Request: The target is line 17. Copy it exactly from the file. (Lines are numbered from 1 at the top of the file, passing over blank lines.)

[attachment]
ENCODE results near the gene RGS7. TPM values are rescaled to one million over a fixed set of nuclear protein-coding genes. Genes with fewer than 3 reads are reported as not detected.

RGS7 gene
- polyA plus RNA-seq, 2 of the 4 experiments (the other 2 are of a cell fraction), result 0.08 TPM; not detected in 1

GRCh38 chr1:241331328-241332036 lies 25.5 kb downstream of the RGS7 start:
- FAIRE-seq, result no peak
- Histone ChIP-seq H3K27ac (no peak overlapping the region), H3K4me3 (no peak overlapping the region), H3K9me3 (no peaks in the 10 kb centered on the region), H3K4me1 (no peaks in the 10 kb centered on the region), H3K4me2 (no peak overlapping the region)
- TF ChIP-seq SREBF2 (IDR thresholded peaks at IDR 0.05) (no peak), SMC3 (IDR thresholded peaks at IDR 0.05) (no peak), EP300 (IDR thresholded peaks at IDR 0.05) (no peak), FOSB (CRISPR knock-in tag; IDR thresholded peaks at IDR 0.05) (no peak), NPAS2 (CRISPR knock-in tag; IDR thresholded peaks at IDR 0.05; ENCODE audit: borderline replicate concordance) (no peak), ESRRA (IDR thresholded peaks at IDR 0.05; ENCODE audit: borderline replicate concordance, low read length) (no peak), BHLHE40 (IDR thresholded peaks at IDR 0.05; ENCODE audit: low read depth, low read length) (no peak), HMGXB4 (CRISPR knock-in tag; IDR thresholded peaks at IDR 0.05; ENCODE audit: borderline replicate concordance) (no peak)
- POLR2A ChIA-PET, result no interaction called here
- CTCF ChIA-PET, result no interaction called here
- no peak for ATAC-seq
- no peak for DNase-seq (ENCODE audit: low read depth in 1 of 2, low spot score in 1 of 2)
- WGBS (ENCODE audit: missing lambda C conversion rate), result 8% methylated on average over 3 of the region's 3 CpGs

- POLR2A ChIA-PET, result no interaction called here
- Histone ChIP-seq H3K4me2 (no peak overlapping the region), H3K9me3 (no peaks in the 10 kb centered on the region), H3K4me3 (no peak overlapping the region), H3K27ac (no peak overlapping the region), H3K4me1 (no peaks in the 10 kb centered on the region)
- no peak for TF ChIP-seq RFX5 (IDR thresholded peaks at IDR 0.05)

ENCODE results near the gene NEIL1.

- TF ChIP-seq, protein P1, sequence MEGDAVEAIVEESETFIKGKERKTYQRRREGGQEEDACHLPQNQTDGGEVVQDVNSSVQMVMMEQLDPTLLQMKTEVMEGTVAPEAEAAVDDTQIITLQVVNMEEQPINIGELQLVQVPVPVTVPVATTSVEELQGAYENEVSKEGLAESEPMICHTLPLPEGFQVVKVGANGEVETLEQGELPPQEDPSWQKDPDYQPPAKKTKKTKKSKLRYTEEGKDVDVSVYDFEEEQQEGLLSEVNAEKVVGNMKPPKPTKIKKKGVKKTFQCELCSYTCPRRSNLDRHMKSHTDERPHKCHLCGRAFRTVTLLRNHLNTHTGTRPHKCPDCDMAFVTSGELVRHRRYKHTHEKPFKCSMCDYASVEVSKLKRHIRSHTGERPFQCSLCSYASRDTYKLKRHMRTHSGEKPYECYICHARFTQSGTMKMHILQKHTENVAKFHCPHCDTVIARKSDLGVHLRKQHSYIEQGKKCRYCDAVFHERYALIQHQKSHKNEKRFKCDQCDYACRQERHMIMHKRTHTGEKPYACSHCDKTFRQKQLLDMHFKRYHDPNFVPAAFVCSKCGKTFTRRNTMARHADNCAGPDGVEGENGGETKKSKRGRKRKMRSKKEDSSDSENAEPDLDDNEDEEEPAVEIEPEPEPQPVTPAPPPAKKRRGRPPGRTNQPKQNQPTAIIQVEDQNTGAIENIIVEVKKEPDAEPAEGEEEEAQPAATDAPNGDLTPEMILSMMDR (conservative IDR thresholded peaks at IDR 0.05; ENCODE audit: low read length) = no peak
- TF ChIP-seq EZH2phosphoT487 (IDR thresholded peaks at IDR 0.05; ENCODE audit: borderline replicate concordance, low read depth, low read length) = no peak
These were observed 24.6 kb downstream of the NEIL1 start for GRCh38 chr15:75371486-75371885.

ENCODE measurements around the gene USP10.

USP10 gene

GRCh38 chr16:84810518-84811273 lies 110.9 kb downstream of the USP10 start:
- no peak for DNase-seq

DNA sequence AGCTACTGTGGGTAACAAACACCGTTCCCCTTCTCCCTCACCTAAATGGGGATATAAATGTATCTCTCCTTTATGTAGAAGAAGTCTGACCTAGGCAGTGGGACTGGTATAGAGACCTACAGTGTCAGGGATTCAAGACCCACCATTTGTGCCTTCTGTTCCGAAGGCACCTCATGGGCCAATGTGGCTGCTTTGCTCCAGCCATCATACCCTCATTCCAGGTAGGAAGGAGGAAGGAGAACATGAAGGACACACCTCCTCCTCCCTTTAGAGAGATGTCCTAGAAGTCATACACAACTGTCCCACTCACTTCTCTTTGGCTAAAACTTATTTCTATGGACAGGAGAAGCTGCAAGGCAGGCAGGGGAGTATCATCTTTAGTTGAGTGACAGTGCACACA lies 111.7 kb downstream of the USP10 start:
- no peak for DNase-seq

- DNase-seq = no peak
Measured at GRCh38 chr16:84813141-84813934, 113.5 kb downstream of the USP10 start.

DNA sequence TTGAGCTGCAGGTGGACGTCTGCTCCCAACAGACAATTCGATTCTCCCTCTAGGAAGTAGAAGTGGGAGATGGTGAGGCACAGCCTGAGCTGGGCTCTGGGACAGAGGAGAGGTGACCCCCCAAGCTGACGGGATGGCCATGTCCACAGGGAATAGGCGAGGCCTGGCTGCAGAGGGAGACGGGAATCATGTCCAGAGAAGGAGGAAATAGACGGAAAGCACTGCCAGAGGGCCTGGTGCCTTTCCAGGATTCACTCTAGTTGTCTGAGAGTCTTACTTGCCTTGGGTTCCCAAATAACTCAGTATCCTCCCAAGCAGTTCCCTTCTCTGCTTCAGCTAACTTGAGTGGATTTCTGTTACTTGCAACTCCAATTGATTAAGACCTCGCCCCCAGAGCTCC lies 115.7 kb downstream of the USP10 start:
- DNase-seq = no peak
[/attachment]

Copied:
- TF ChIP-seq, protein P1, sequence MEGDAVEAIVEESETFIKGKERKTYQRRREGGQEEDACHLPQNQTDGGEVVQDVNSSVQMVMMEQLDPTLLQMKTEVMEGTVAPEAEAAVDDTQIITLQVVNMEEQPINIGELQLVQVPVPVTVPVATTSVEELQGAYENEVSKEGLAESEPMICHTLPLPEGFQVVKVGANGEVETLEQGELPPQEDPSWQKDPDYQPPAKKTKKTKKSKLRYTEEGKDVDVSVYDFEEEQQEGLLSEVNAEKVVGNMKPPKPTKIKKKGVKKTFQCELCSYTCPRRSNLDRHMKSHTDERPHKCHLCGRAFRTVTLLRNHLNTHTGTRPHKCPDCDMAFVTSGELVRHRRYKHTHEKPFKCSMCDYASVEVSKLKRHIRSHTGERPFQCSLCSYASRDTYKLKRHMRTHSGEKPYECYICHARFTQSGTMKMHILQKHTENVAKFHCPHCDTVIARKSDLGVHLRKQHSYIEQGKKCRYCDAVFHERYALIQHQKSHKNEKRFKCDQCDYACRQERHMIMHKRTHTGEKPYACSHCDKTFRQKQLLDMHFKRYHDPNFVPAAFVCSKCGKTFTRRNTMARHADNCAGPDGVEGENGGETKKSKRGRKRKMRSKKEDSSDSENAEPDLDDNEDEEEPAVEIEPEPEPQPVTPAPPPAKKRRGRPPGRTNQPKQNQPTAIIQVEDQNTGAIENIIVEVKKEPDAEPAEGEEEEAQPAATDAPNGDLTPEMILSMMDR (conservative IDR thresholded peaks at IDR 0.05; ENCODE audit: low read length) = no peak